• Mangave 'Navajo Princess' (has been in that pot, and mostly happy, but i'd like it somewhere were i can see it...)
After they all got cleaned up/potted up, i had to find a spot to put them back. They look very nice here:
view from the patio
the blue + steel looks good

even with the brand name., very apropos for Veterans day too!
So i'll have to plan something like that next summer. An excuse to buy more pots & plants!

But for now, there is no irrigation there, and super full sun all day. Neither of which is good for mangaves coming out of shady hiding places/into a pot/etc, so all of them actually went back to where most of them were planted in the ground before. 
This is a spot where a yucca isn't doing very well (i'd like to blame it on the gophers also, but i think it's a sprinkler issue... too much water), so there's some extra room. The mangaves will stay here until i figure out what to do with them/make sure they are all alright.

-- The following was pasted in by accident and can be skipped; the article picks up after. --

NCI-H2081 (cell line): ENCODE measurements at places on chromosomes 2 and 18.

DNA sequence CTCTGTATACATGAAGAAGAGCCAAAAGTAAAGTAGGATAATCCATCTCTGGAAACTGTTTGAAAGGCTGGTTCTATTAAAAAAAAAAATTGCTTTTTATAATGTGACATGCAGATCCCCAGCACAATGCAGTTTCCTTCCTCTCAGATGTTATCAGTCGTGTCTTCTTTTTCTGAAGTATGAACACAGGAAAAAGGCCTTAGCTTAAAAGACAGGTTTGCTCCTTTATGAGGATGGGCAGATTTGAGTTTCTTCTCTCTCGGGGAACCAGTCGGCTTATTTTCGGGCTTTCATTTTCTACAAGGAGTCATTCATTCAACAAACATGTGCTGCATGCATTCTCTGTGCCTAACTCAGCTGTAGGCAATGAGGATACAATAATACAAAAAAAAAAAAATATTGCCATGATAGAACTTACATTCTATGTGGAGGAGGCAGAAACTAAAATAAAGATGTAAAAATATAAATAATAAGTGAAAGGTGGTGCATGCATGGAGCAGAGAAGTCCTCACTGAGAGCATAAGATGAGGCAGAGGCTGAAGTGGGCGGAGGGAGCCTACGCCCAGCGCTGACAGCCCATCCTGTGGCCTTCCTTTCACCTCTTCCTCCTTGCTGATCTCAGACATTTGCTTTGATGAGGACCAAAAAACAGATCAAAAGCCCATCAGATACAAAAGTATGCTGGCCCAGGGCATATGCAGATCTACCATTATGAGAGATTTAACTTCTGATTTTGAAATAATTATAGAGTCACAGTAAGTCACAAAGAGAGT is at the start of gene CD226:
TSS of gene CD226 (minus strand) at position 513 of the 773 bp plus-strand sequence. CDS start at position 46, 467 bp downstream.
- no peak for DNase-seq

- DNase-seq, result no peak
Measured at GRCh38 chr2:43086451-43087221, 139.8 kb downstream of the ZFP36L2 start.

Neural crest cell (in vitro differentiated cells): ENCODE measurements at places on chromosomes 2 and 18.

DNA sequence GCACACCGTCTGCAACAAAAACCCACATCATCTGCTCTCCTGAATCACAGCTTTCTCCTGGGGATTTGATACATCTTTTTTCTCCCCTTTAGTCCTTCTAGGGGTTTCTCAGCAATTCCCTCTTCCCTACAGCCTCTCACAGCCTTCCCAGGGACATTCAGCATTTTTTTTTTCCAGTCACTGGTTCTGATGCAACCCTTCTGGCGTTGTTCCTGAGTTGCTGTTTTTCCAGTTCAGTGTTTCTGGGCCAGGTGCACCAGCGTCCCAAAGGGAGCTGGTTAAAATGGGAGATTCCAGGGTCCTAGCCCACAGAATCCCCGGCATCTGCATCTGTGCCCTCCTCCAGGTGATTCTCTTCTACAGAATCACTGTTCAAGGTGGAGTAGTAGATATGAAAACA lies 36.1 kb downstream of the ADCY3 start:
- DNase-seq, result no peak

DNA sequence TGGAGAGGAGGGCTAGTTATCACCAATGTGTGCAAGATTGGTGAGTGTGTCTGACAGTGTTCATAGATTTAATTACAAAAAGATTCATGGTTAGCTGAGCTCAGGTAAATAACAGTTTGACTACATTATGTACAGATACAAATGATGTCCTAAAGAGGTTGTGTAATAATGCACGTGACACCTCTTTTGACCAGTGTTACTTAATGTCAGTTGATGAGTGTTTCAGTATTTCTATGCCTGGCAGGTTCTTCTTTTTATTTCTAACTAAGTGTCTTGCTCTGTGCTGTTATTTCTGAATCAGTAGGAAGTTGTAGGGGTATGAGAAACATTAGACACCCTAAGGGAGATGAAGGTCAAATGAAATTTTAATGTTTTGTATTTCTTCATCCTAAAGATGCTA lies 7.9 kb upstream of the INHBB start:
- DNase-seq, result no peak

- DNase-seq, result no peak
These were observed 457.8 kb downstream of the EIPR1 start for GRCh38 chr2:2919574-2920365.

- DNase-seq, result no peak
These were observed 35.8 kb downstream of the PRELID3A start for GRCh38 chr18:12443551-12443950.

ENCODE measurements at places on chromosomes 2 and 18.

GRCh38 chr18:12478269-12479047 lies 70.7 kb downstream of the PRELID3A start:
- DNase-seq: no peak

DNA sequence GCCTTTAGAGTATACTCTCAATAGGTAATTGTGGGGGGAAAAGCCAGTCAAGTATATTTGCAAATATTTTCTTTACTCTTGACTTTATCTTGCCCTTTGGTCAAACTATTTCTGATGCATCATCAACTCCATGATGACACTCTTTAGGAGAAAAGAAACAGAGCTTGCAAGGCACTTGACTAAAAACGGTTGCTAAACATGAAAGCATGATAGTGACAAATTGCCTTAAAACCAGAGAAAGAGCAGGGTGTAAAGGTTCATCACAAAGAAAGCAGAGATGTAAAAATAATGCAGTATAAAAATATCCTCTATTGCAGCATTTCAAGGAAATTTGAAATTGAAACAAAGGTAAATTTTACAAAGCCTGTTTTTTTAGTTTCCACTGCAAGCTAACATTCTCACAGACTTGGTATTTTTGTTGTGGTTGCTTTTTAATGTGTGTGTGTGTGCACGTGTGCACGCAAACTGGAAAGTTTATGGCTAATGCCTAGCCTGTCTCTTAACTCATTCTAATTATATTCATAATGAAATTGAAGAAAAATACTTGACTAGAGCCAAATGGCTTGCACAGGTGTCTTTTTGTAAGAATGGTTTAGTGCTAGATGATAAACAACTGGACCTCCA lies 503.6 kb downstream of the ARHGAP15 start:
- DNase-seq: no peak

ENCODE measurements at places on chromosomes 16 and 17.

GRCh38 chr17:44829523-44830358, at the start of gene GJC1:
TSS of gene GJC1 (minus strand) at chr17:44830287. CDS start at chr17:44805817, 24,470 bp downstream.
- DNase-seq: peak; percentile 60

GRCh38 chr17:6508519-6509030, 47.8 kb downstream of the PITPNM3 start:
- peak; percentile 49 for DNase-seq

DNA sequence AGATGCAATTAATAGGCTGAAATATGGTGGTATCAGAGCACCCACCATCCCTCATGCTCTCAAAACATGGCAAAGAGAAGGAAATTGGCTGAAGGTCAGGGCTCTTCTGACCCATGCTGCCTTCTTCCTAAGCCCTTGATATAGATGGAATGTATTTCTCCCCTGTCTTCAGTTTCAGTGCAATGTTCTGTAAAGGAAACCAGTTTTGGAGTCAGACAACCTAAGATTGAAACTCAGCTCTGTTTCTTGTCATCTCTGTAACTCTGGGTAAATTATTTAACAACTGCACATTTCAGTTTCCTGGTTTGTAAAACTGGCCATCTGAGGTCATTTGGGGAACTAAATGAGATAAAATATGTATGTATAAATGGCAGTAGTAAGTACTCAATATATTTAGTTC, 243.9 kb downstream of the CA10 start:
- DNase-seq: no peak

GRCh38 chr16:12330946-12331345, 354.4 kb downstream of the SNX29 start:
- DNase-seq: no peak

There are two more mangaves in the ground, but I don't want to move these...
mangave 'mission to mars'

mangave 'crazy cowlick'
But now i'm second guessing myself - what if they get eaten?!? Do I put these in pots too? They look so good in the ground. Most of the others were in places where they'll look just as good in pots as in the ground, unlike these two. Maybe pots that are buried in the ground will work? 

Also, I did buy another 'Kaleidoscope' (because it is so pretty), along with 3 other new ones: Iron Man, Coffee Jitters, and Desert Dragon. I think all of them will be going directly into pots, or whatever i figure out to do with the other 2...)